Most students at CSUF choose to spend hours behind the wheel rather than pay the high cost of living near or on campus. However, commuting doesn’t fully allow an individual to get involved with on-campus activities, and not being involved means students are missing the most meaningful college experience they can possibly have.
CSUF is considered to be a commuter school, so the average student will only show up to take their classes, leaving as soon as they end. This means that students won’t be on campus long enough to learn about the resources and clubs that are offered.
Even though adding to the long list of things students have to juggle can be hard, joining clubs or being a part of a group gives people the chance to build up their resume, have experiences that may help further their career and form lasting friendships that make the long years of pursuing a degree seem worth their time and tears.
Students who don’t live within walking distance to campus may find it difficult to commit their time to activities outside of the classroom. Having to drive back to campus for a club meeting that starts long after class has ended is something a commuter may not find worth their time and will probably discourage any further efforts to get more involved.
But clubs are great things to include on a resume and will help members land the job they’ve spent years training for. Living on or near campus makes it easier to get to meetings and requires less travel time.
While classes are an important part of the college journey, students can learn more if they go beyond the classroom. Students take classes and try to learn everything they think they’ll need to know, which is useful.
However, firsthand experience can put what they’ve learned in the classroom to practice and is the best way for students to gain a truly valuable education. This can be done through joining clubs that pertain to a student’s degree.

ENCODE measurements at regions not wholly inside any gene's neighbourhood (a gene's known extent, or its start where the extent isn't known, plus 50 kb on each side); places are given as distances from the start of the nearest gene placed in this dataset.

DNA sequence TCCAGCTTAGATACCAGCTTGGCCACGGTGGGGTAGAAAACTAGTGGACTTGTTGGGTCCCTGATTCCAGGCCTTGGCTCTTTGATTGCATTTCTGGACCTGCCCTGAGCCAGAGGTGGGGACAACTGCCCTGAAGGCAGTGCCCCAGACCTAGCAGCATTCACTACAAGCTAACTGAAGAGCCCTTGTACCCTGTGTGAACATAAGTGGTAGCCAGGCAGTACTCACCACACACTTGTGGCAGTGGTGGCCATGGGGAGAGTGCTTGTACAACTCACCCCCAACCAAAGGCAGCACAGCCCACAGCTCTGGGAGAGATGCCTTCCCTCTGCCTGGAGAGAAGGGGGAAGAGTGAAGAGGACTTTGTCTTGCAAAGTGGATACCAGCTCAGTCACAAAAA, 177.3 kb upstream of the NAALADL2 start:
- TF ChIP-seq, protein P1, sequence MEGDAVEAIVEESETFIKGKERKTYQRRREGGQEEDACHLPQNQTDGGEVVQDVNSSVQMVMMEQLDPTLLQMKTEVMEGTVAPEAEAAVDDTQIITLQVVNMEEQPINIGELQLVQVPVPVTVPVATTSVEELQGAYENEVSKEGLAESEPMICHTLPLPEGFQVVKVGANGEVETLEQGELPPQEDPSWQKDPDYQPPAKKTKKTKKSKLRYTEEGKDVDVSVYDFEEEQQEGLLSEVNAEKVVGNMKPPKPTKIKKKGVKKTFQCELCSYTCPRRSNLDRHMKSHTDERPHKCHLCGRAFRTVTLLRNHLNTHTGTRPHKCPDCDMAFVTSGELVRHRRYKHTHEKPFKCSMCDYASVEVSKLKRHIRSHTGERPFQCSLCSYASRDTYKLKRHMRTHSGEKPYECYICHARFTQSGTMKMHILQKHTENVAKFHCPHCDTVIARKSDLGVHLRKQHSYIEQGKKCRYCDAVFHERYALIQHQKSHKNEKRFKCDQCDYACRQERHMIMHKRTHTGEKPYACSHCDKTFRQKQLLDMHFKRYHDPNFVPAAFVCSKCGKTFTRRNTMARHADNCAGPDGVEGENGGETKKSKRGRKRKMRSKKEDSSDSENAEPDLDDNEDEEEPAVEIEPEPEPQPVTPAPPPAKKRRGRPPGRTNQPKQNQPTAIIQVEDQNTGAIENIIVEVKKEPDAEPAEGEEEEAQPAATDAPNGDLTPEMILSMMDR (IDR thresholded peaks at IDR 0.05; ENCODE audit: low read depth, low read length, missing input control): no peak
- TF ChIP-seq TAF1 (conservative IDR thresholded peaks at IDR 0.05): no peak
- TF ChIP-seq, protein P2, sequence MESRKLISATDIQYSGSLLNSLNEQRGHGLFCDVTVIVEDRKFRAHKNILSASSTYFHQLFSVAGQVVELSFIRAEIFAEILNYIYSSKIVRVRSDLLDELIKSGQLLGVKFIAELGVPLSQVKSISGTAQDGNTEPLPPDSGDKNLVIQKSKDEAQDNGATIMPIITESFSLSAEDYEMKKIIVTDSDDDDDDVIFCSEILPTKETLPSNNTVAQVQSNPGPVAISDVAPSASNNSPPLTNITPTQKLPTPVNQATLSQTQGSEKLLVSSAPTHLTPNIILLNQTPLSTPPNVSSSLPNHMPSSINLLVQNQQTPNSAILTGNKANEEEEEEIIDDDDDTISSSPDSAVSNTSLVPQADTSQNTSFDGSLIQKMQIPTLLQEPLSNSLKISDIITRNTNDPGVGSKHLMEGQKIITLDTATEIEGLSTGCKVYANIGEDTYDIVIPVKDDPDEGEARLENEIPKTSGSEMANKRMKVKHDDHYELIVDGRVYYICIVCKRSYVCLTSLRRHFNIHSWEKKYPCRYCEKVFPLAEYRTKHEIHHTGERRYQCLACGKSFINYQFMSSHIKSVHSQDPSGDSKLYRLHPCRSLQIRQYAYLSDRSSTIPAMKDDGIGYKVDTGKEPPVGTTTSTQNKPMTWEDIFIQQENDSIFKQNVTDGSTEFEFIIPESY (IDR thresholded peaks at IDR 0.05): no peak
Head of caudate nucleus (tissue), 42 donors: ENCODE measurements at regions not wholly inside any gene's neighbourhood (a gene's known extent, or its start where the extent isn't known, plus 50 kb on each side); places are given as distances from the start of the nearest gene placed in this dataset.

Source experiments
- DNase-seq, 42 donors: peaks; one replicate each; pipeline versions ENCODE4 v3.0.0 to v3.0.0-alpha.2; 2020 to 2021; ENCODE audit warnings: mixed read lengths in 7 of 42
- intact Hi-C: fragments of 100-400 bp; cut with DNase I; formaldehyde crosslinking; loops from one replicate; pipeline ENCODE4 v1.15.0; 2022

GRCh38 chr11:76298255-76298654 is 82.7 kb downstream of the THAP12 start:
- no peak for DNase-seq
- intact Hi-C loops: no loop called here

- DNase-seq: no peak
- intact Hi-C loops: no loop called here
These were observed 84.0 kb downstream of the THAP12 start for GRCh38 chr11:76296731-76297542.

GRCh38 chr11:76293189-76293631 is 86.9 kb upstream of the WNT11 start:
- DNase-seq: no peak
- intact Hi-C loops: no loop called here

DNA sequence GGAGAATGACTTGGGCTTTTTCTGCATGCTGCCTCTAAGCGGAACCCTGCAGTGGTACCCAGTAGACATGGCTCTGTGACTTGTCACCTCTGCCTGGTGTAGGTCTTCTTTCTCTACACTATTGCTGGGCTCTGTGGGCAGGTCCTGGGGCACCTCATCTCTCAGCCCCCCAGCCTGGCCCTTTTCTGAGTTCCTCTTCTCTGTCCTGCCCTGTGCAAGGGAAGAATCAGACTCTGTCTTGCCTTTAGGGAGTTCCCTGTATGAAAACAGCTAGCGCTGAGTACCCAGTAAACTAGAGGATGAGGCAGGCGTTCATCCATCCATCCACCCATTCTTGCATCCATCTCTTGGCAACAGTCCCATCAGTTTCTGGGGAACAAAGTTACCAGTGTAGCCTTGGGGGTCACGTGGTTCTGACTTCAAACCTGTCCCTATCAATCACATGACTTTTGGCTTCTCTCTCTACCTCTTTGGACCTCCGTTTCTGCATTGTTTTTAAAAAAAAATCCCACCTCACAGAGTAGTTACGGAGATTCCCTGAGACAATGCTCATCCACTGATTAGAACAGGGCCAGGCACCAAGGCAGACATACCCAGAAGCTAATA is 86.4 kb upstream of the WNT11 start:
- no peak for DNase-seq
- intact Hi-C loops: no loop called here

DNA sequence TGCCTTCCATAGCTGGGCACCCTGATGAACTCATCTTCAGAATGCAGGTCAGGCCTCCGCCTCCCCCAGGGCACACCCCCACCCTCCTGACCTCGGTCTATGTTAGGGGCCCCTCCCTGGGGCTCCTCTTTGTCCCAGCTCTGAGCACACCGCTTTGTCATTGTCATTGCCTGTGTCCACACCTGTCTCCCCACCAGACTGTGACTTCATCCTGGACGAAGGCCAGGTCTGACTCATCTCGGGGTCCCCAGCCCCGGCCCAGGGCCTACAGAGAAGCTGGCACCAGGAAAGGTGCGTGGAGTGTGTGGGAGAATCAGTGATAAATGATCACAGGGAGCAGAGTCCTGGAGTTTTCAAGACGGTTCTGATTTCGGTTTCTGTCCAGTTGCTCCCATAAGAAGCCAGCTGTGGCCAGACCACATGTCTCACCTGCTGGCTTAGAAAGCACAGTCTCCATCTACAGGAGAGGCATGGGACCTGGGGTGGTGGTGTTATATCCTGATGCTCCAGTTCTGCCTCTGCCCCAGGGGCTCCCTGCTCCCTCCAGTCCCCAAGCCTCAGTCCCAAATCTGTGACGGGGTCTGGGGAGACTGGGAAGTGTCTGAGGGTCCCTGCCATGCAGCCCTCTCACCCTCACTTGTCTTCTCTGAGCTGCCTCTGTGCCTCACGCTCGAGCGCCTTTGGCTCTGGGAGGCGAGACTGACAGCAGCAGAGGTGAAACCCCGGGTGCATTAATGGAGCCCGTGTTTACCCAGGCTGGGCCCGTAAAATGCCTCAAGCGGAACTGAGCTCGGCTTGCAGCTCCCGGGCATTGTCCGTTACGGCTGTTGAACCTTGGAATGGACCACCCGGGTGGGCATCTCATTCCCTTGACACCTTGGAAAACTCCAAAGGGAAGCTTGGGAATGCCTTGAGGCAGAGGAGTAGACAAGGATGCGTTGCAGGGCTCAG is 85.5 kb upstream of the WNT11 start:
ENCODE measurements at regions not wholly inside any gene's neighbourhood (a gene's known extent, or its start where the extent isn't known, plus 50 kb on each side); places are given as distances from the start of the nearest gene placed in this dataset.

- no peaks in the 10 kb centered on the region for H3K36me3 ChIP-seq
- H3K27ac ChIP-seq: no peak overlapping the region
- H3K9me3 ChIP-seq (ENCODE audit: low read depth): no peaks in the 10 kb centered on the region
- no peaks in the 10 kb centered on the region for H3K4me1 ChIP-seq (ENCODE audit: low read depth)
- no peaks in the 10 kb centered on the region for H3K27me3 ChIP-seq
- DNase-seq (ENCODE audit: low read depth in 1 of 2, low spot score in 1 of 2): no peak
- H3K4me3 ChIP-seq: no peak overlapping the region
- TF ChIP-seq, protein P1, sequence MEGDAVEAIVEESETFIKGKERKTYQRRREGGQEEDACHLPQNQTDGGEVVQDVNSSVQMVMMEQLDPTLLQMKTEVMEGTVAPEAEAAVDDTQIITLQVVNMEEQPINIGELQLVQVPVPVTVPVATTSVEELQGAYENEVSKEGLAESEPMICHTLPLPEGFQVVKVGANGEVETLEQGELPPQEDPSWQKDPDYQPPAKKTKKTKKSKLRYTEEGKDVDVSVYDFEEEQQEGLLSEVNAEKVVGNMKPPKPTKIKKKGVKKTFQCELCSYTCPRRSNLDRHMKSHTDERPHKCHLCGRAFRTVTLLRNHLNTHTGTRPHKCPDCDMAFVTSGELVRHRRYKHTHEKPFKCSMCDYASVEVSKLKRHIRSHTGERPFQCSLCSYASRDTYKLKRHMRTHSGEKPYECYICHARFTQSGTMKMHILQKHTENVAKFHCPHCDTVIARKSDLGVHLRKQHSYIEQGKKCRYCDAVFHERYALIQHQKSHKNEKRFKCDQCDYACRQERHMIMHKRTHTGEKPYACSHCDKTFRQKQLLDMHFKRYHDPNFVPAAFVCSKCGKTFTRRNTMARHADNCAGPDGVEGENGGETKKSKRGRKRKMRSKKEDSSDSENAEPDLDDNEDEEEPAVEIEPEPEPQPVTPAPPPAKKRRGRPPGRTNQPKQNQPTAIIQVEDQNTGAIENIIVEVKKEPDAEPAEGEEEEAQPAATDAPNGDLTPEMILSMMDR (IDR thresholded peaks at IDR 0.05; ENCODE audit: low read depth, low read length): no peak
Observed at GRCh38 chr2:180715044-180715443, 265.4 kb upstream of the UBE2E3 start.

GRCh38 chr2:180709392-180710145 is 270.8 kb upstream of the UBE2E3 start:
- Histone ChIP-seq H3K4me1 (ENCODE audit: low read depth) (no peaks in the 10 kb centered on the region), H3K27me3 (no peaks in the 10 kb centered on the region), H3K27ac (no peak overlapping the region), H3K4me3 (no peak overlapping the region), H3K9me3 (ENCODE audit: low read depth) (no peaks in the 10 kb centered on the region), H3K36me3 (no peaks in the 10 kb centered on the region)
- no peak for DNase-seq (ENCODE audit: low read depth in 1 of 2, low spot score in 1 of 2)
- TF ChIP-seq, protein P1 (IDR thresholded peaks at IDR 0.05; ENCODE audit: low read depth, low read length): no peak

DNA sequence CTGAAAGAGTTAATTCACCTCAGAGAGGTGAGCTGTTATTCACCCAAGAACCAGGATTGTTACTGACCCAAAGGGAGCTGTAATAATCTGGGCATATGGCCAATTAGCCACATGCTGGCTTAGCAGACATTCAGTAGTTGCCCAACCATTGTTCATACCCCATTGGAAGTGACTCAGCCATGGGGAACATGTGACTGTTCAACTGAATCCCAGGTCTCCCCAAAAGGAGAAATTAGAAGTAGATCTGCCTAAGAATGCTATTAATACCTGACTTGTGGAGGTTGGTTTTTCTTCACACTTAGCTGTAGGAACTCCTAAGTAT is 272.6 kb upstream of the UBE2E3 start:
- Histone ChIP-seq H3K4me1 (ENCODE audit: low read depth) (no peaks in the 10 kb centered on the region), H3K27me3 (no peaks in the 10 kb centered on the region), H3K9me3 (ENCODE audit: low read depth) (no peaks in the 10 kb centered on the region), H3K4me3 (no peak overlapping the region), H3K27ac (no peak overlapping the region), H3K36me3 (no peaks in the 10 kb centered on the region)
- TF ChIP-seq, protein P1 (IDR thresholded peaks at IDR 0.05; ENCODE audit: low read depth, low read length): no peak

Most importantly, getting involved helps to build a community on this campus and make a person’s time in college less stressful and more memorable.
Stress-free and college are probably two words that most students would never use in the same sentence. But being a part of a club, organization, sorority or fraternity may allow students make new friends and have more fun in college, which ultimately relieves some of those daily stresses that all students face.
Mariana Orozco, a CSUF student and communications major, has been involved in many different groups on campus over the past five years. Some of those groups include the sorority Alpha Delta Pi, and Project Shine, a service-learning program where students volunteer at community colleges to help others learn English.
After living in the dorms her first year, Orozco now lives in apartments within walking distance to campus.
“I think by living close by, you get to be on campus more, which kind of helps networking and getting to know others,” Orozco said. “Sometimes I’ll meet different people by just being at the library or going to events. I kind of expand my circle and get more connections.”
While being a commuter and getting involved is not impossible, it isn’t exactly easy. Understandably, students have other responsibilities that may have to come before social activities but if students are financially able to live in the dorms or apartments near campus, it is definitely something to take advantage of.